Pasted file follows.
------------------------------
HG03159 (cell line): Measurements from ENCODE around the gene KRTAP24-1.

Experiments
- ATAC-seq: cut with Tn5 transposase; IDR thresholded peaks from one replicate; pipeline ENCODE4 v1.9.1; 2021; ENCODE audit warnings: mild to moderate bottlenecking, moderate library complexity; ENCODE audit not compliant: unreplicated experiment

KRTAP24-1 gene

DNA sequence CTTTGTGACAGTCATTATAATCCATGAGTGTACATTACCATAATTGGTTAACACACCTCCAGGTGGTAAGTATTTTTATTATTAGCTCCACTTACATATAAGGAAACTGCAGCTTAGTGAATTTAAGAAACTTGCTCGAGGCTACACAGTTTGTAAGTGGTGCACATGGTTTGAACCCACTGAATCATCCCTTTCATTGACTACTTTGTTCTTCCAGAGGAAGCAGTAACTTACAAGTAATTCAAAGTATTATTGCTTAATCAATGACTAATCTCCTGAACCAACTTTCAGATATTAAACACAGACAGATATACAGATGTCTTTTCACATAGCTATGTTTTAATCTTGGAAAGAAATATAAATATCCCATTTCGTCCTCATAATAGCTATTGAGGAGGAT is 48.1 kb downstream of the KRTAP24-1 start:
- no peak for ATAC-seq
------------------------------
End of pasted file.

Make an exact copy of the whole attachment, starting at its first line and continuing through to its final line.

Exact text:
HG03159 (cell line): Measurements from ENCODE around the gene KRTAP24-1.

Experiments
- ATAC-seq: cut with Tn5 transposase; IDR thresholded peaks from one replicate; pipeline ENCODE4 v1.9.1; 2021; ENCODE audit warnings: mild to moderate bottlenecking, moderate library complexity; ENCODE audit not compliant: unreplicated experiment

KRTAP24-1 gene

DNA sequence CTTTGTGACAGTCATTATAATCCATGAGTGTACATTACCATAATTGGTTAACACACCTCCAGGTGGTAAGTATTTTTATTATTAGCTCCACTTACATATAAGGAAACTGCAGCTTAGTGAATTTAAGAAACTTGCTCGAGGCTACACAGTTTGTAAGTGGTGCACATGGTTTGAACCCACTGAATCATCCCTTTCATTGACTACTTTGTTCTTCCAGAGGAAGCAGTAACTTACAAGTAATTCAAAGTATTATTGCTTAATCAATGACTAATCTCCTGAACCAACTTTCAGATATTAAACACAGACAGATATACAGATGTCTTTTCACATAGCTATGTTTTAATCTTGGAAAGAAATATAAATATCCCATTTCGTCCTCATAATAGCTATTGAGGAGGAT is 48.1 kb downstream of the KRTAP24-1 start:
- no peak for ATAC-seq